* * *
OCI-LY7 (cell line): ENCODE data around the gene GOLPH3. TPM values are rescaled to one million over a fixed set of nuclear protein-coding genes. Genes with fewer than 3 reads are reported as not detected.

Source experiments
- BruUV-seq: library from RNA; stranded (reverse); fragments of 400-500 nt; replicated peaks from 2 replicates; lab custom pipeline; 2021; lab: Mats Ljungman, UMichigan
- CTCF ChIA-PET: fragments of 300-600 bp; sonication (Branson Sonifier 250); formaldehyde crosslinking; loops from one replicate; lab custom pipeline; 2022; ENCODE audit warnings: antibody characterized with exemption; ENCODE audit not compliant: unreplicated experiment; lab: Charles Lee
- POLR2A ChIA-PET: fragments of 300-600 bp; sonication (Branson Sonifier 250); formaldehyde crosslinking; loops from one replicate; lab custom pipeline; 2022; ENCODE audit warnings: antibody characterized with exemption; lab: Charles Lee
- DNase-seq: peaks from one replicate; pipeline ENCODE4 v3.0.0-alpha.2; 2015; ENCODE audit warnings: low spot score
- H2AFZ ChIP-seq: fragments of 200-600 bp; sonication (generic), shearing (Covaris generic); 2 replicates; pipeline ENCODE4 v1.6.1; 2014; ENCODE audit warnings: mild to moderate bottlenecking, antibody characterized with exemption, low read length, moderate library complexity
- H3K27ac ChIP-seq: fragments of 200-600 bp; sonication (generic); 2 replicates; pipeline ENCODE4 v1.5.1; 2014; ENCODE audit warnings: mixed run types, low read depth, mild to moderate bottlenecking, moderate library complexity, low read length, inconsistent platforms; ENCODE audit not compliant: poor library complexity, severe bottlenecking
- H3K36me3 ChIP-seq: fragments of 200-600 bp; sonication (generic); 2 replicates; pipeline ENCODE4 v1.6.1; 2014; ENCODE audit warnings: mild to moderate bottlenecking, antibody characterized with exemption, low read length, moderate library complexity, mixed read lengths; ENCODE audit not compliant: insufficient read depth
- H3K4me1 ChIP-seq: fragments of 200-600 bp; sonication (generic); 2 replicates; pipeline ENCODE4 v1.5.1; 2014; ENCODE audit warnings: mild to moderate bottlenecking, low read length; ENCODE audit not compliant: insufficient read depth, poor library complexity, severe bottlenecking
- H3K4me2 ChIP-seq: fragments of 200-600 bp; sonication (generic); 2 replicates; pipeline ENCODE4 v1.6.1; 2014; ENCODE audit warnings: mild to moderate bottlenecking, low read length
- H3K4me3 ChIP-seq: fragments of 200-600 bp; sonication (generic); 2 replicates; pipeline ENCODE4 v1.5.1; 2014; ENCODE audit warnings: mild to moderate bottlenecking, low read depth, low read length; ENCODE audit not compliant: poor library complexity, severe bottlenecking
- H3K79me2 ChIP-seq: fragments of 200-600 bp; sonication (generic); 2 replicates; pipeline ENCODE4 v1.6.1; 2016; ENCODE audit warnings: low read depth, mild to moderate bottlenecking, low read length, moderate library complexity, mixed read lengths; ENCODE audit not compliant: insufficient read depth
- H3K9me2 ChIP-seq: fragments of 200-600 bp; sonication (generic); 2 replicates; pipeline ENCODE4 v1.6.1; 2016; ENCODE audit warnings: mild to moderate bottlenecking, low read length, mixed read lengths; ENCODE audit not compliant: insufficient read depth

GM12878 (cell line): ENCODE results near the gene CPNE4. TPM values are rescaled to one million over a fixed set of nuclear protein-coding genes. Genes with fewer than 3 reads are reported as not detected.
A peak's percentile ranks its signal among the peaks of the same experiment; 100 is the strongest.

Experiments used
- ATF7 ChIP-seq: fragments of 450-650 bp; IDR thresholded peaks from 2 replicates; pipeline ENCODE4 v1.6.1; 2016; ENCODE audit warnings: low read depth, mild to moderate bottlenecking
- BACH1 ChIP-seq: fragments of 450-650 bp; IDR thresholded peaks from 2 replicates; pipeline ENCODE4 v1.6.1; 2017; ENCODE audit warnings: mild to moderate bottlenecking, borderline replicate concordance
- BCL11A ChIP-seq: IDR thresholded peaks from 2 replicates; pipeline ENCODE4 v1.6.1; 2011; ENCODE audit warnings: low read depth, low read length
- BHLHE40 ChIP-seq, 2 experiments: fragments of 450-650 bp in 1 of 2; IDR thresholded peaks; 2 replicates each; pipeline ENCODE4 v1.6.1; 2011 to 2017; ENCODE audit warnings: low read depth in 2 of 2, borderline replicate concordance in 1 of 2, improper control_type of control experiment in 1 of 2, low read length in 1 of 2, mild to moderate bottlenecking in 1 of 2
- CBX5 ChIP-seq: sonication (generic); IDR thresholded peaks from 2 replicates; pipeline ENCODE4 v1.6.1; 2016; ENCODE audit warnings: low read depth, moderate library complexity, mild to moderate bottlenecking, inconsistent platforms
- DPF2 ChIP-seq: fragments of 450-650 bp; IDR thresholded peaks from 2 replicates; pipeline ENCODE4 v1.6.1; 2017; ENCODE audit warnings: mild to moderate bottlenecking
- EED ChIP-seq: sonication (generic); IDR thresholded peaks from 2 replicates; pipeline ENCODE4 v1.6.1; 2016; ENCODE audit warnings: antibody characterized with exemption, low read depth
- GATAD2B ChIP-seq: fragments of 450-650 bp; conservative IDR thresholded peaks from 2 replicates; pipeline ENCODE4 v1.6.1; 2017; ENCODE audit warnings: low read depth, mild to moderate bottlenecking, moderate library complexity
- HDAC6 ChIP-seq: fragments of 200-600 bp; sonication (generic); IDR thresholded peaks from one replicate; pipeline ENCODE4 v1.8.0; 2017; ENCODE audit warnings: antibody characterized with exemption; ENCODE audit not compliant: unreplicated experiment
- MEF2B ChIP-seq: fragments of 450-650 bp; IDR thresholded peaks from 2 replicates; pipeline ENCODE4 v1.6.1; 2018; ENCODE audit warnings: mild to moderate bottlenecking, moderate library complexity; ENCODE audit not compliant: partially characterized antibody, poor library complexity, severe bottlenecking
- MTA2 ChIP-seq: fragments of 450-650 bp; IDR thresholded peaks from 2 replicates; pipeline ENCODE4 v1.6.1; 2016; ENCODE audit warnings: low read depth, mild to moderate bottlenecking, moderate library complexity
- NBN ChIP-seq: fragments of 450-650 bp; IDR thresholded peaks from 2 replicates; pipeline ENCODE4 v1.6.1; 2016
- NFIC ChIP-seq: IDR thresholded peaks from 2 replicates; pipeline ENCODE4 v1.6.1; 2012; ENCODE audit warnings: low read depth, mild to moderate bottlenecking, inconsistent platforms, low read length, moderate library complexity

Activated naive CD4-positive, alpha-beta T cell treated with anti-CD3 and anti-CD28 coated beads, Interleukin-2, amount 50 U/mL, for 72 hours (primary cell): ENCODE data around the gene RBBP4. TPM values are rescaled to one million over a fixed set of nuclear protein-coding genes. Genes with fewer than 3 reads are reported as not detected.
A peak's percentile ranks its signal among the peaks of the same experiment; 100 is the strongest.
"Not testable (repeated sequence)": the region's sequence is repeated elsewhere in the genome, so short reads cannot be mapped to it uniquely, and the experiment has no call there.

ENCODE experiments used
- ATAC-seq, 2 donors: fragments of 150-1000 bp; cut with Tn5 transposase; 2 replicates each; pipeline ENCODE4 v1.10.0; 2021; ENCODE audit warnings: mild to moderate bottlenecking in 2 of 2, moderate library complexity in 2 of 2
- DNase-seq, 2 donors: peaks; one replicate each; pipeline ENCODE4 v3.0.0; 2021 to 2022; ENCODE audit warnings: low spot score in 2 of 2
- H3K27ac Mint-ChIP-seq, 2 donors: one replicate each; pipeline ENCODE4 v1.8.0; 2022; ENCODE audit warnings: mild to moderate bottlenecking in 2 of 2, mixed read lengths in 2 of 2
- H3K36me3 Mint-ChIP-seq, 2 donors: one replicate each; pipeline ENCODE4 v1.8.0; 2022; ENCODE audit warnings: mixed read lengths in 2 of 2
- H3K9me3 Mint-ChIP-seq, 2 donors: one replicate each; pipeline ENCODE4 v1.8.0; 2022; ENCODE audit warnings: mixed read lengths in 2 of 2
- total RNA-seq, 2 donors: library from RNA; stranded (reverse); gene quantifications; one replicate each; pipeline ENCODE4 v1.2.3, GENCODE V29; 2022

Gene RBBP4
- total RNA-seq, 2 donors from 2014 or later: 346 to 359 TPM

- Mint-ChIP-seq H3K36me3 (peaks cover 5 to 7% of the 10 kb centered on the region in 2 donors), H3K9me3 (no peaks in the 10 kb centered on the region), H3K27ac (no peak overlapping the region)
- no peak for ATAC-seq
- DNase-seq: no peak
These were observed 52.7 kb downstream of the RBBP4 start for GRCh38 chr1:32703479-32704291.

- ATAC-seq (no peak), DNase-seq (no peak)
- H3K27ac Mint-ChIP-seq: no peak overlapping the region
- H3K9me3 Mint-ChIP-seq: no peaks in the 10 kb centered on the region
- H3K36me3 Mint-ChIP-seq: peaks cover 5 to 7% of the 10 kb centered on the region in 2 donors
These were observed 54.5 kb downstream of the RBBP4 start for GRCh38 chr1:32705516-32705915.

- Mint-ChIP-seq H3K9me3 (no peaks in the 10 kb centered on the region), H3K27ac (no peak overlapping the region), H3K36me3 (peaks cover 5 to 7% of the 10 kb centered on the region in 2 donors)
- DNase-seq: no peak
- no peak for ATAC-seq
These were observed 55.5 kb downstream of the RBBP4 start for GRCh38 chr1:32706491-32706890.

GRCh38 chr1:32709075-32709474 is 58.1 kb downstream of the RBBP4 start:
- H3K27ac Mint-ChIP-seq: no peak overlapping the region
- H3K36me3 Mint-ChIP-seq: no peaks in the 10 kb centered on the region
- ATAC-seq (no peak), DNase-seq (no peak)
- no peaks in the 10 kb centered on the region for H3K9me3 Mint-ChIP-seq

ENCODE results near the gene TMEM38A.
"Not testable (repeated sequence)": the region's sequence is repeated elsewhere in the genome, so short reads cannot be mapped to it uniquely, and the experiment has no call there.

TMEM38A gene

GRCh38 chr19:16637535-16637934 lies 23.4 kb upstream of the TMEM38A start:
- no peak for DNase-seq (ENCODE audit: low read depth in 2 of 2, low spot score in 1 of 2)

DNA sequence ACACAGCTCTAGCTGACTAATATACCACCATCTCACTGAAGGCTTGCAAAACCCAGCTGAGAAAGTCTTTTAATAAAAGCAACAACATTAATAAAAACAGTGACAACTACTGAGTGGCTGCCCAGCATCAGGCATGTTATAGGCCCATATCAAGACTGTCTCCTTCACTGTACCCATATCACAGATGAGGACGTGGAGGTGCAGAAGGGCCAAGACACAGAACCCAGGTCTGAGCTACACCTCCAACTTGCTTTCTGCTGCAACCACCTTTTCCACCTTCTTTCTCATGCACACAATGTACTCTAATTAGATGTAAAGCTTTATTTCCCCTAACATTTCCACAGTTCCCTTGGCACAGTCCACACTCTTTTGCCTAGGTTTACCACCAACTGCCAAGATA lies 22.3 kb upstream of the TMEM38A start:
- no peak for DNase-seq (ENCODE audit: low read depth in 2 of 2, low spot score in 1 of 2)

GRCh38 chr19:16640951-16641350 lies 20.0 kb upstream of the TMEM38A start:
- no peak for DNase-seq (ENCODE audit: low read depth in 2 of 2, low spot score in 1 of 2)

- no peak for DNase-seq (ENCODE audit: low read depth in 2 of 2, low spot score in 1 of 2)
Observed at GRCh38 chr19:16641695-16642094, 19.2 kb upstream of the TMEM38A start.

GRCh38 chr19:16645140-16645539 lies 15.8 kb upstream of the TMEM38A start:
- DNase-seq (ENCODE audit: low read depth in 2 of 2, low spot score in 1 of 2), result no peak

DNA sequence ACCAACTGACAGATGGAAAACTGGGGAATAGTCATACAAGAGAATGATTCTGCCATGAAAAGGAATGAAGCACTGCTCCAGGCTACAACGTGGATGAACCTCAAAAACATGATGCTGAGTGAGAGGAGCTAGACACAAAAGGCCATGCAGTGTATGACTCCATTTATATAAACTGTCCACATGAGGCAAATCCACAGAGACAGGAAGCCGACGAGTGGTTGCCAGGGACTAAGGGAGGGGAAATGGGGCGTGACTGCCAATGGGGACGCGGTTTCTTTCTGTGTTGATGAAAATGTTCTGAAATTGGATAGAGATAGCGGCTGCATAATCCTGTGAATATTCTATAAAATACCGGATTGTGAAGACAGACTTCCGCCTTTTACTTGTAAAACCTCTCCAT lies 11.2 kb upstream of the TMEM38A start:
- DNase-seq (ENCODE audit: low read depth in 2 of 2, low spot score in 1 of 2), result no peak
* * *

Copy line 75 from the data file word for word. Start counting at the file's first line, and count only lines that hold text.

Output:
- DNase-seq (ENCODE audit: low read depth in 2 of 2, low spot score in 1 of 2), result no peak